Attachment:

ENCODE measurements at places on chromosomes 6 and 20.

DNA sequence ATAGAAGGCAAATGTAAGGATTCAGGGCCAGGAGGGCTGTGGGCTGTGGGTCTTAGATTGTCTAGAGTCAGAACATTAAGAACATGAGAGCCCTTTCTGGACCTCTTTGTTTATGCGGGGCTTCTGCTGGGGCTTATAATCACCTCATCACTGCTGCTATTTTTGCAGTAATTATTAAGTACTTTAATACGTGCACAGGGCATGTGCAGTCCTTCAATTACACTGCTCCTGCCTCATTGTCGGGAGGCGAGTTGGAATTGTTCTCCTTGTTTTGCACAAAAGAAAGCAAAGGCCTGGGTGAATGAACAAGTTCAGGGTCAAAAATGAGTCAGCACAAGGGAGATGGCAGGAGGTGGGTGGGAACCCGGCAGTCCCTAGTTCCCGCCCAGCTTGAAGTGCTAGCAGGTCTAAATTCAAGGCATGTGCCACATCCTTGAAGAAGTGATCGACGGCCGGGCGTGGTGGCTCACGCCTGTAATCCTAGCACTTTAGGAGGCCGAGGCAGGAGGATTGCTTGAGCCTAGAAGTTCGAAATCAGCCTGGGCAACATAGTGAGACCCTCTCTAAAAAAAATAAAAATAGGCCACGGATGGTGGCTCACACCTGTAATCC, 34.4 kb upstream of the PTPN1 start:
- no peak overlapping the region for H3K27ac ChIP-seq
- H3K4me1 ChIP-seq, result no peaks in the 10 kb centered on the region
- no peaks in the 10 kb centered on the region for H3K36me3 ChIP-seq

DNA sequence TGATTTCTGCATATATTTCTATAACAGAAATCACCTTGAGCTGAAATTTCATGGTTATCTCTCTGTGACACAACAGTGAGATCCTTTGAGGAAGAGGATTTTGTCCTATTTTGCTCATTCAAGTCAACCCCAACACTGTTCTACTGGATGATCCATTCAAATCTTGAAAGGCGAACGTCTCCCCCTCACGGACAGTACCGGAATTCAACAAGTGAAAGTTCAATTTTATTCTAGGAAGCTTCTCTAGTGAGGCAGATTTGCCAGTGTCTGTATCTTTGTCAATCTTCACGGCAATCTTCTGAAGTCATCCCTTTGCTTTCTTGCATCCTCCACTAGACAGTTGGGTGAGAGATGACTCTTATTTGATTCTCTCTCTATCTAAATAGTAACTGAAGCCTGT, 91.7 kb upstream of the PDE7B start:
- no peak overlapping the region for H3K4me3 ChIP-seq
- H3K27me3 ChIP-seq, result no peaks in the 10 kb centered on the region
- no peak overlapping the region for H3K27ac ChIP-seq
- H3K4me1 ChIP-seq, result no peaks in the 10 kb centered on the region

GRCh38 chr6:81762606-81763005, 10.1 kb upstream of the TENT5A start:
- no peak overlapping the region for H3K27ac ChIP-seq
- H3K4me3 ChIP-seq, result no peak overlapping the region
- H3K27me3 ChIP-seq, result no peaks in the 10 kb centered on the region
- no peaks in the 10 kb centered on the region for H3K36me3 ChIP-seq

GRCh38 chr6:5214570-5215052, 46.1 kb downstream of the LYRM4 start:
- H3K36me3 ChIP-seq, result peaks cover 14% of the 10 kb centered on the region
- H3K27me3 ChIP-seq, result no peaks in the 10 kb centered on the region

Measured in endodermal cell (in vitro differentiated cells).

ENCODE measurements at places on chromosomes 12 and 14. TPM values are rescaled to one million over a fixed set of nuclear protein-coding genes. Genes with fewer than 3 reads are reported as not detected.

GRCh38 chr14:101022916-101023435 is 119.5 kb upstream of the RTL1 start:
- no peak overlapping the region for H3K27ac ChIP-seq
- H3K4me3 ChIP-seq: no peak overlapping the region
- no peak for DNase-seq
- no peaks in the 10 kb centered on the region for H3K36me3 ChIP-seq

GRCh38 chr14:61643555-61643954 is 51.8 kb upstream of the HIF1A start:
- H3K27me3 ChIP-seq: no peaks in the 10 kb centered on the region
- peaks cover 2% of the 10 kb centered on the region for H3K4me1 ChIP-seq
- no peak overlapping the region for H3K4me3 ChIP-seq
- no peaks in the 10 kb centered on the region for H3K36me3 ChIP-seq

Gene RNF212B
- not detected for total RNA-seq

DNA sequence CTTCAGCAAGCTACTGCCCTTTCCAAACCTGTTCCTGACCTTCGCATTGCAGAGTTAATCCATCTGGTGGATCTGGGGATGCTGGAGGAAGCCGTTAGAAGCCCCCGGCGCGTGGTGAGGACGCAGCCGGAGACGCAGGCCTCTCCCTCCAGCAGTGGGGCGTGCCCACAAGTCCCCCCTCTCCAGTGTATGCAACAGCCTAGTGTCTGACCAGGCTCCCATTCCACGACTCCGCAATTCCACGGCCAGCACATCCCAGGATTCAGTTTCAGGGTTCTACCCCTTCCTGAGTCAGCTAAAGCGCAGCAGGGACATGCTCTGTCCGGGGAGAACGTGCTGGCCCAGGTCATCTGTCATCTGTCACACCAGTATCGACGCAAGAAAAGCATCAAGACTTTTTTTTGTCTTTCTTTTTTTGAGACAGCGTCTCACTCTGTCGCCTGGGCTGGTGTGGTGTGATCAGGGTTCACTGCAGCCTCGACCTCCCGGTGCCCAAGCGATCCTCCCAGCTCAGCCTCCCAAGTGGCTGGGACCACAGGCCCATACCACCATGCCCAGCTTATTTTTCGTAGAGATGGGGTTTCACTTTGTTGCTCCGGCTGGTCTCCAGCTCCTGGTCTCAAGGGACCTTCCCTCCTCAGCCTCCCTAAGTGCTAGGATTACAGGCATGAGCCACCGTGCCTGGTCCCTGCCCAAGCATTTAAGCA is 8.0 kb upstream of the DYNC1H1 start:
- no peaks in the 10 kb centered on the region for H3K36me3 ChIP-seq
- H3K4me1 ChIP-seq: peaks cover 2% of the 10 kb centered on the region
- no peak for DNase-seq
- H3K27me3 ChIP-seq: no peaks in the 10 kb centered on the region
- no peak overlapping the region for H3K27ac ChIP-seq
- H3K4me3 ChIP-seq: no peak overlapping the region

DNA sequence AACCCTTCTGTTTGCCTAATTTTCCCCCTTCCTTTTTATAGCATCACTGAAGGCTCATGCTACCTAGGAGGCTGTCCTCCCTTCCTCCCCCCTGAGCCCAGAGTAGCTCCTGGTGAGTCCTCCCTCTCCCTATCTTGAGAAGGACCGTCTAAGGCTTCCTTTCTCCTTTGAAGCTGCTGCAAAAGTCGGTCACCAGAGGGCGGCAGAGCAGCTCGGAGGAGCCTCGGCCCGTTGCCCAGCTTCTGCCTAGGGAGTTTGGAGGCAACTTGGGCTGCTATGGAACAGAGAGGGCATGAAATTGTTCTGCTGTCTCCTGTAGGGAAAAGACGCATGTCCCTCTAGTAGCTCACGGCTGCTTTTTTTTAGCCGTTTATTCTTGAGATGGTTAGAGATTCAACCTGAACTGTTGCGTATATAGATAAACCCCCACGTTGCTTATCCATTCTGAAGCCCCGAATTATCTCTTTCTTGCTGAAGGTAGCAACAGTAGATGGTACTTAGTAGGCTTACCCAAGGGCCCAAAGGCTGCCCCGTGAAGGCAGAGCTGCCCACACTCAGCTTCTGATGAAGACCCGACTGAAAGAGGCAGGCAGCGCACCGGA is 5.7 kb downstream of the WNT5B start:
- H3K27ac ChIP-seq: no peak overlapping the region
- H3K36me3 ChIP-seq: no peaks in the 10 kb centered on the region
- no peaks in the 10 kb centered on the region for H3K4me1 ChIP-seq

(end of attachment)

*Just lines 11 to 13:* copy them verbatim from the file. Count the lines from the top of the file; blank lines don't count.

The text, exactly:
GRCh38 chr6:81762606-81763005, 10.1 kb upstream of the TENT5A start:
- no peak overlapping the region for H3K27ac ChIP-seq
- H3K4me3 ChIP-seq, result no peak overlapping the region